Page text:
The Believers

Bryony Lavery
Frantic Assembly
Tricycle Theatre

Eileen Walsh (Marianne) and Richard Mylan (Ollie) Credit: Helen Maybanks
Eileen Walsh (Marianne) Credit: Helen Maybanks
Penny Layden (Maud) Credit: Helen Maybanks

This production is a classic example of how the human brain is capable of filling in gaps in information, deriving much pleasure as it does so.

Bryony Lavery has worked successfully with Frantic Assembly a couple of times before and the combination is perfect for a tragic cautionary tale featuring two pairs of weary parents.

The occasion for them to come together is a flood of potentially biblical proportions that threatens their locality but for whatever reason leaves one house safe where another, only 123 steps away is not.

The visitors, Joff (sic) and Marianne, played by Christopher Colquhoun and Eileen Walsh, are an ordinary, fun-loving couple with a nine-year-old daughter named Grace, who is a bit of a handful to say the least.

Their generous hosts, Richard Mylan and Penny Layden playing Ollie and Maud, are religious zealots filled with sweetness and light as a contrast to the insomniac irritability of their new-found friends. For the home team, daughter Joyous lives up to her name.

To say that these couples are chalk and cheese would not be understating things, but strange times lead to unusual bedfellows.

From the very start, the disjointed nature of the storytelling is mirrored by that of John Bausor's set, which comprises a series of frames, some illuminated.

Slowly but surely throughout the 75 minutes, viewers begins to piece together a jigsaw puzzle plot and it will only slowly dawn on most that a tragedy has taken place.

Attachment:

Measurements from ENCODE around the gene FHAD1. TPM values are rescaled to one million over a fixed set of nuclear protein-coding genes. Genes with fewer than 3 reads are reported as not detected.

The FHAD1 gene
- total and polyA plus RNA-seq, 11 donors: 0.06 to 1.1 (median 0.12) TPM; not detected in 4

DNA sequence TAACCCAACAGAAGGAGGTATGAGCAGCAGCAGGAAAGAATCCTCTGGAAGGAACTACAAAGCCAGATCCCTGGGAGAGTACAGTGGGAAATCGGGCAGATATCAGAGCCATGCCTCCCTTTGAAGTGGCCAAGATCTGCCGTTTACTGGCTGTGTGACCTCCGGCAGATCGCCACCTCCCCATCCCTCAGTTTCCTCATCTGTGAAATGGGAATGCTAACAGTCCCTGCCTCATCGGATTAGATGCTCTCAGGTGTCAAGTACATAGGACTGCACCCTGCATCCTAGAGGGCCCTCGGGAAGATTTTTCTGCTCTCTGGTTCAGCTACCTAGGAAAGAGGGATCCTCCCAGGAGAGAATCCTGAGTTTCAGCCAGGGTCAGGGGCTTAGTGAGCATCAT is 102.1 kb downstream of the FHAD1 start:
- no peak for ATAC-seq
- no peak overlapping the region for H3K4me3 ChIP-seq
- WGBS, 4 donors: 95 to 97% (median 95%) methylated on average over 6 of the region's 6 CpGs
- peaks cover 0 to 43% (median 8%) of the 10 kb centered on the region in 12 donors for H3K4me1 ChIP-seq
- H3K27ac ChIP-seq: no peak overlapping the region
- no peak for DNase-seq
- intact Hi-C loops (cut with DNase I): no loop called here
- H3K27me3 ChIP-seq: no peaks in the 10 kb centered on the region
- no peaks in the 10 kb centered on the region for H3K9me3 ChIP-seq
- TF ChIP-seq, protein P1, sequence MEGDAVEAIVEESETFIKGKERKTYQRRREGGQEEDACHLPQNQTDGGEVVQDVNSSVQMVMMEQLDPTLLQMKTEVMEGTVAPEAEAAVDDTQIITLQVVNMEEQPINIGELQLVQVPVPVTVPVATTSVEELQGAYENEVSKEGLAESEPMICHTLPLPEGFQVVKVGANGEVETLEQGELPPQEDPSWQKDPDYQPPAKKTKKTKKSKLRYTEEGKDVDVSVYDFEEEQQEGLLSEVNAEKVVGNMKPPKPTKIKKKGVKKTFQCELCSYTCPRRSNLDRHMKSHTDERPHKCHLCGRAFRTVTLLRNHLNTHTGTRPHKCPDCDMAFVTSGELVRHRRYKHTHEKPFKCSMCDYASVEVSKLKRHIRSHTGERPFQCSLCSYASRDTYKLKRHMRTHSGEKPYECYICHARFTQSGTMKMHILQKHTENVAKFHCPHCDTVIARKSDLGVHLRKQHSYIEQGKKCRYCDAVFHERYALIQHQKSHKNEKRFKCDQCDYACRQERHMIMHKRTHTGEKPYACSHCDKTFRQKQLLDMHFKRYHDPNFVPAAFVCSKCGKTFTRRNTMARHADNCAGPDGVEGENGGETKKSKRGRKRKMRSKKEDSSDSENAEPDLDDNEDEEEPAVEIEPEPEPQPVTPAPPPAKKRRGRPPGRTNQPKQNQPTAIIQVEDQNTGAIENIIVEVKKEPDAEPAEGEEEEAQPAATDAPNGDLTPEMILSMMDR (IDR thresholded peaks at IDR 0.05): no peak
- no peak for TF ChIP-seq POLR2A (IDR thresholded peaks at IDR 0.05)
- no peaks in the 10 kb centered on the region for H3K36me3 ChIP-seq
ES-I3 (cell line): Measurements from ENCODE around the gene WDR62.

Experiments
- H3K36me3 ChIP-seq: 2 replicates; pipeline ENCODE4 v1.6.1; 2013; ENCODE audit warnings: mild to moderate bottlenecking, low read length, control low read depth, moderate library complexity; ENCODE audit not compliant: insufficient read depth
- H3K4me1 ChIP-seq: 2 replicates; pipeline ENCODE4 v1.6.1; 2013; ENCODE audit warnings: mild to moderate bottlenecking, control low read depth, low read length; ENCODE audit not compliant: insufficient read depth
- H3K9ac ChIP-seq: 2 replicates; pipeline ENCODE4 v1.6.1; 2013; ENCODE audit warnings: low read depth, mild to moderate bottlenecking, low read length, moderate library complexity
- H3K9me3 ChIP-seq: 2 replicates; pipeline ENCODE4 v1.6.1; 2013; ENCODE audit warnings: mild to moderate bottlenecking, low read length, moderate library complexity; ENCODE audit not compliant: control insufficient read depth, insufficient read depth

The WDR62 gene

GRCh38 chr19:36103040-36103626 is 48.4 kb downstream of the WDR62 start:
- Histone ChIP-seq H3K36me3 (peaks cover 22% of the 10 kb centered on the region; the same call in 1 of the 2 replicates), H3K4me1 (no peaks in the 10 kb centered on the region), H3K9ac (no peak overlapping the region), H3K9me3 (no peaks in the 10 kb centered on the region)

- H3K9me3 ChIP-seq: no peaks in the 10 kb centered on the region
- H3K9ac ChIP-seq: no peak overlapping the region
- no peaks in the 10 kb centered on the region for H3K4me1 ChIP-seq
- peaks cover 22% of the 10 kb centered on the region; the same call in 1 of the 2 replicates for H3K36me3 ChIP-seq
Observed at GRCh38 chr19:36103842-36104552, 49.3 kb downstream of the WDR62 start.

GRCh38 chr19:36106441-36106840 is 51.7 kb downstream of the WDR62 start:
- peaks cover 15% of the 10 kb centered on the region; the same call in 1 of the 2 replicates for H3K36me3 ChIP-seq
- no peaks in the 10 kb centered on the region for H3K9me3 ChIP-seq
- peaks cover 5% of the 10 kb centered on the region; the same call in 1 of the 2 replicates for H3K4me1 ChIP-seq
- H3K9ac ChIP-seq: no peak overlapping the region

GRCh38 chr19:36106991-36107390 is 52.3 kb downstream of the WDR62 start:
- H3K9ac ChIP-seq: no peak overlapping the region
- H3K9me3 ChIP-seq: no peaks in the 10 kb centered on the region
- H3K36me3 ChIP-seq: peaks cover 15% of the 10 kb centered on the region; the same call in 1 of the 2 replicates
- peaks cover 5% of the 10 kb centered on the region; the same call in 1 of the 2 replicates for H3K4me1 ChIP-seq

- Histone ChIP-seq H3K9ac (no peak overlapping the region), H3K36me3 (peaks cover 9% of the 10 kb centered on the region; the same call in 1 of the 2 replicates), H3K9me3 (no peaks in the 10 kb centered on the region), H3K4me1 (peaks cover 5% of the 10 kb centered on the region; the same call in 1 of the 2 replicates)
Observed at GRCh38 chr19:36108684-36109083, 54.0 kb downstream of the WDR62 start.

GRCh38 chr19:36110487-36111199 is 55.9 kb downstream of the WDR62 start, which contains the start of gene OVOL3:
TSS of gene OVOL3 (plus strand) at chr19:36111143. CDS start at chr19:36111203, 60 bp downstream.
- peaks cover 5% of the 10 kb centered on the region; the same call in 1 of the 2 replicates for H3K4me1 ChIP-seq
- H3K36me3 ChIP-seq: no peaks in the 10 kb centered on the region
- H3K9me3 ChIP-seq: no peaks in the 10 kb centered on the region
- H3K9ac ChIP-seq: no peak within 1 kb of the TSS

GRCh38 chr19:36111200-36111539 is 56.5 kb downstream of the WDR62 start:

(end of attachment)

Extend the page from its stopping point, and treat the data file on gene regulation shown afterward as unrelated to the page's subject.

Before that, the interactions of the two pairings seem amusing, particularly when each member of the quartet begins to act out of character.

However, once the terrible truth catches up with us, nothing else matters and everyone in the theatre finds themselves gripped by a tension that never lets up.

This means that, as a depiction of anguish and debate over parental responsibility, The Believers will take some beating.

What would be an exciting, well-told tale without any elaboration is taken to a much higher level by the company's inimitable style. Scott Graham, who both directs and choreographs, creates a number of memorable images using nothing more than his actors, those frames, a little clever illumination designed by Andy Purves and some gravity-defying very special effects.

It also helps to have four performers who give their all both physically and mentally in an effort to fill in those gaps and leave members of the audience suitably shaken.

The whole of The Believers is considerably greater than the sum of a number of pretty substantial parts making this a very different but deeply satisfying theatrical experience.

Reviewer: Philip Fisher